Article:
The international community is often left to bemoan the fact that it lacks effective early warning tools for major humanitarian crises and conflicts. Yet, today in Liberia it is presented with almost a textbook case of all the major warning signs of a deteriorating situation across a range of political, military, economic and social fronts. The real question will be whether it can not only recognise these signs, but also muster the will to take effective action to prevent the situation from escalating into broader violence.
Liberia’s continuing, but somewhat sporadic, civil war – pitting government forces against rebel Liberians United for Reconciliation and Democracy (LURD) forces – is the most obvious manifestation of the current crisis. While the government has enjoyed some recent battlefield successes, recapturing Tubmanburg in mid-July 2002, for example, after the town had been held by the LURD since 11 May, rumours of LURD counteroffensives, including a potential assault on Monrovia itself, are dominant. While it does not appear at this time that the LURD has the military strength to take the capital, any attack on Monrovia would cause widespread panic, likely trigger broad movements of internally displaced people and drive undisciplined and poorly coordinated official government forces and associated militias to launch sharp reprisals against civilians it accuses of serving as rebel “collaborators”.
The sentiment in Monrovia is that civilians would be the biggest losers in any direct struggle for the capital, and President Taylor has made clear that he would not shy from a broader military conflagration – at times sounding almost as if he would relish the prospect. Liberians are not prepared for a return to war and have chosen to tolerate Taylor for the immediate future. As one senator within Taylor’s National Patriotic Party argues, “Liberians are tired of Charles Taylor, but the bullet is not a friend”.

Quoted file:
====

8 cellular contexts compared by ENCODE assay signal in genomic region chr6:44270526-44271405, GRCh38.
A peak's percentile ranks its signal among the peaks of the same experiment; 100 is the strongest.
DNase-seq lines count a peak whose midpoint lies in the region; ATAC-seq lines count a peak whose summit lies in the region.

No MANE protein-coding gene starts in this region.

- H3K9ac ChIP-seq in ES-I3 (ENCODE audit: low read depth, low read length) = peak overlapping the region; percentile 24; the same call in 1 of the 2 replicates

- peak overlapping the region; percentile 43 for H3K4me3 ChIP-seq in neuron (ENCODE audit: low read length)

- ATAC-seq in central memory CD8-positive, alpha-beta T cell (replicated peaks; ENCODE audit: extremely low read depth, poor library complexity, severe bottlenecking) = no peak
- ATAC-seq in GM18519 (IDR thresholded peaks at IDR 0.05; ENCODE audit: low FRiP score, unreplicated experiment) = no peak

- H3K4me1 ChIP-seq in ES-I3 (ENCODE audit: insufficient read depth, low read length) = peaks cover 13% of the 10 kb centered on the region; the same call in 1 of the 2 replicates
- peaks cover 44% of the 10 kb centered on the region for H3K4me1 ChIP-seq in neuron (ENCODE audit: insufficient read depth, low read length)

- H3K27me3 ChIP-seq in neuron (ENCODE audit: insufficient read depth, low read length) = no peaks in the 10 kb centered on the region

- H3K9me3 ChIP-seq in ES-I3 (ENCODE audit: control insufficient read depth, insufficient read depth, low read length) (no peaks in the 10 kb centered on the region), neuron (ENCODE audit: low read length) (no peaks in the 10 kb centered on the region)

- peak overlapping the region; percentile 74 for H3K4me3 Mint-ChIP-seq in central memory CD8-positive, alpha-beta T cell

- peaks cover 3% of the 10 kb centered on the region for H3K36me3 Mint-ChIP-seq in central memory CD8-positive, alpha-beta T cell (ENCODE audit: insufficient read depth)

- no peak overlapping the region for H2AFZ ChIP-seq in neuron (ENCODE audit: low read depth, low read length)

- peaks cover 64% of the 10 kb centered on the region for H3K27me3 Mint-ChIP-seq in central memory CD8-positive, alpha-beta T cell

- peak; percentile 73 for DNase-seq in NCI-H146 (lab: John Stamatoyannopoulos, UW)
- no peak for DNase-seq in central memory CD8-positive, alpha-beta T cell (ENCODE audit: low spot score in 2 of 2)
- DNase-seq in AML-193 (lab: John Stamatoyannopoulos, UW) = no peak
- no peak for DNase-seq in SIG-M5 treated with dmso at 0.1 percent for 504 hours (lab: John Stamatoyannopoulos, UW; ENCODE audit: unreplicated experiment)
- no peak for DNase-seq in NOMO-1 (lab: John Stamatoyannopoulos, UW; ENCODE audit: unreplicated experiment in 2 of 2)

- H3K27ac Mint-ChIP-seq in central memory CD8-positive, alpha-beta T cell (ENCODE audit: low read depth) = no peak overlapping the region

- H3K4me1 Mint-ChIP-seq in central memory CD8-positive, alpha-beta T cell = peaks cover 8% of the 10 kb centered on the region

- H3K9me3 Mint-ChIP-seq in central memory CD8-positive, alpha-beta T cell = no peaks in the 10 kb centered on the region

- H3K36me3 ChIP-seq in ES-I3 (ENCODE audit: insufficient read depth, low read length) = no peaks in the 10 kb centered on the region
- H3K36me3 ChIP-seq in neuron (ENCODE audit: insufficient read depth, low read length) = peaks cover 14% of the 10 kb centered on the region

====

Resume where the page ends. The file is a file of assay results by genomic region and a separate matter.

This dangerous military equation has developed against a backdrop of a steadily eroding economic, political and social situation. The salaries of most government officials, including the military and militia groups, are at least six months in arrears. Both government forces and the LURD rebels have resorted to looting civilians and humanitarian aid to finance their operations in recent months. The government of President Taylor is quick to blame its myriad financial and military woes on the impact of international sanctions and an arms embargo imposed by the UN Security Council in May 2002. The economic situation remains quite grim, with high unemployment, more than 100,000 people already internally displaced by the fighting, 40,000 to 60,000 Liberians who have fled to neighbouring countries as refugees this year alone, rampant corruption and an understandable lack of international investor confidence. Many Liberians now believe they are entering a catastrophic humanitarian emergency phase reminiscent of the 1989-1996 civil war.
The pressure is also mounting on Sierra Leone, which is trying to rebuild following its eleven-year war, which ended with elections in May. Daily reports from the United Nations Mission in Sierra Leone (UNAMSIL) highlight the number of Armed Forces of Liberia soldiers now crossing into the country – some simply to loot, others as deserters. There are growing concerns that President Charles Taylor might use their presence in Sierra Leone as a pretext to raid border towns in order to ward of potential attacks from the LURD or other anti-Taylor forces. In June and July, senior UNAMSIL military personnel went to various Sierra Leonean border towns to monitor the impact of Liberia’s conflict.